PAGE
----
Do you think being adopted makes you particularly open to adopting a child yourself someday?
You know it! I'm a traditional girl. I'd love to have a husband to have a child with. It hasn't exactly worked out that way, and that's okay. I'm not sure where my twenties and thirties went. ...If I get to the point in the next couple of years where I haven't met that person and I feel the urge, I will absolutely adopt. What could be greater?
image by Disney ABC Television Group

From People Magazine:

“I was shuffled around and got into the right home. I was lucky.”  Her parents, both chemical engineers were an interesting match for Kristin growing up. She says, “They couldn’t understand why I never understood math or science.” Yet on the other hand, “They should never sing aloud,” she jokes. “I tell them to keep that inner voice.”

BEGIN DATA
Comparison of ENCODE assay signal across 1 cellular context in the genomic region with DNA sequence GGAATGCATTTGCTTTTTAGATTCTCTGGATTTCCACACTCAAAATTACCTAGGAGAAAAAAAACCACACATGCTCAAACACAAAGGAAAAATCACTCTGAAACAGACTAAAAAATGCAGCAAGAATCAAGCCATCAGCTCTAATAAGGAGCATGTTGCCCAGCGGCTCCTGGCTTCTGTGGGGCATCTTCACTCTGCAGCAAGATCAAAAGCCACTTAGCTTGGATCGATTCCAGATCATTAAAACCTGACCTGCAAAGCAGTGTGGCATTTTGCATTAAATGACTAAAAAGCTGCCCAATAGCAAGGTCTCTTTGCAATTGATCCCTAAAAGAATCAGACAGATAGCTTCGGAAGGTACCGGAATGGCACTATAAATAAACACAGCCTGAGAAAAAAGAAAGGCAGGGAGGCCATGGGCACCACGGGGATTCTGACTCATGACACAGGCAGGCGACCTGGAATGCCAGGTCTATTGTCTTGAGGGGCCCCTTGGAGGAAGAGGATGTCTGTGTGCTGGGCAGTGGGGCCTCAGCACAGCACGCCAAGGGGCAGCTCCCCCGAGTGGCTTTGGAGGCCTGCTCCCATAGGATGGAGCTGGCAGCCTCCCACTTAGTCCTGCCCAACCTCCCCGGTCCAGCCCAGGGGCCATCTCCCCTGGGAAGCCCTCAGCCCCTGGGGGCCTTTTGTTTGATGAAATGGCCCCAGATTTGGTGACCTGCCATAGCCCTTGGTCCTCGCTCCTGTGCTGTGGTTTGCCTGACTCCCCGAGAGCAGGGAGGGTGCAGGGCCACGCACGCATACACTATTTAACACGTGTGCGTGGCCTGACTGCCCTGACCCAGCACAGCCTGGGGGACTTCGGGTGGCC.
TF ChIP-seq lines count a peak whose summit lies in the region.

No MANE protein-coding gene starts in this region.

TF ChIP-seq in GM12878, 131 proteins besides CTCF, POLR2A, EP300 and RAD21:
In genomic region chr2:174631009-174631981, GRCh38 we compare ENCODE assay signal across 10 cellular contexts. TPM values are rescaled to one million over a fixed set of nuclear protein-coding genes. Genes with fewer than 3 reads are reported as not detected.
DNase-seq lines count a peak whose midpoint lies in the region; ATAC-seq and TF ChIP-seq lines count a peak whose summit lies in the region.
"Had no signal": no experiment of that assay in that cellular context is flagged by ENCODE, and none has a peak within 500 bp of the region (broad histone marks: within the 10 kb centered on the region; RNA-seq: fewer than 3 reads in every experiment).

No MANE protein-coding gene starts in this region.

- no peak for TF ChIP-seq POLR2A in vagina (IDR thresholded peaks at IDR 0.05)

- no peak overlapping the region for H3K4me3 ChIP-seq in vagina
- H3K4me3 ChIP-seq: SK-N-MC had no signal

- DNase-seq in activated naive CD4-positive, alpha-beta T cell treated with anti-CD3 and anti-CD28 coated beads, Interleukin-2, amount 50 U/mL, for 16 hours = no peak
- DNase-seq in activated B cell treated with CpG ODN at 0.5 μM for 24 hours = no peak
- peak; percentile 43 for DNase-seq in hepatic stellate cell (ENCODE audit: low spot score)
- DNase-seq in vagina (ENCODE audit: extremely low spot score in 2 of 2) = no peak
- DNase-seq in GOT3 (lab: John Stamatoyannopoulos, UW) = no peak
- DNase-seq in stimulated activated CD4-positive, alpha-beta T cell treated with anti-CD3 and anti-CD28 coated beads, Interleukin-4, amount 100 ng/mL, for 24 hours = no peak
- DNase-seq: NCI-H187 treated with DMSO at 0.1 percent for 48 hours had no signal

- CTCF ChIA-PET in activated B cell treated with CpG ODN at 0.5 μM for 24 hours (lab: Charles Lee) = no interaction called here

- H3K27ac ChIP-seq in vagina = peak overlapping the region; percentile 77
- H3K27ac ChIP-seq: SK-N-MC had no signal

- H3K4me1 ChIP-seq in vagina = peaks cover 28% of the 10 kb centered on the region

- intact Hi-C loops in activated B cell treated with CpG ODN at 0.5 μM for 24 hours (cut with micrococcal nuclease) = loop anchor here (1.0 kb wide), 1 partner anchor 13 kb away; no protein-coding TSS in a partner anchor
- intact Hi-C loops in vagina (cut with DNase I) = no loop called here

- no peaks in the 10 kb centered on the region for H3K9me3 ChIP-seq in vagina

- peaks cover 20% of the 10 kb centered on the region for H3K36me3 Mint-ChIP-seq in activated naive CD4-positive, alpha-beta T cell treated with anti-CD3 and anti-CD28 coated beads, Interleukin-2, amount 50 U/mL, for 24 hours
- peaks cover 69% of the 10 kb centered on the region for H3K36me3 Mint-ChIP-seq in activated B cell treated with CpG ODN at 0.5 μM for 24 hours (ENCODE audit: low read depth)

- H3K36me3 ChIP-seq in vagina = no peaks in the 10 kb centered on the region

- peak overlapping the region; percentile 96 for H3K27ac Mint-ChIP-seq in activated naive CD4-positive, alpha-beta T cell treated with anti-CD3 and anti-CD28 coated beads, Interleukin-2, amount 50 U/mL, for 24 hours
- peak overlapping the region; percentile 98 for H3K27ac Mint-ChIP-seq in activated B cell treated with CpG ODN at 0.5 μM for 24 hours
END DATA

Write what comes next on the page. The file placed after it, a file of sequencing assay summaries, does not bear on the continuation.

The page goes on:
Kristin designed a shoe in honor of November being National Adoption Month, that will be sold on shoedazzle.com with proceeds going to benefit foster kids. “I’m not a scientist,” she laughs, “but I’m really good at shoes.”


From Celebrity Baby Scoop:

I was one week old when I was adopted,” she tells us. “Lucky me! But actually, I was supposed to go to another family. They found out they were in fact pregnant right before my birth. So I believe God placed me with exactly the family I was supposed to be with. Miracle!”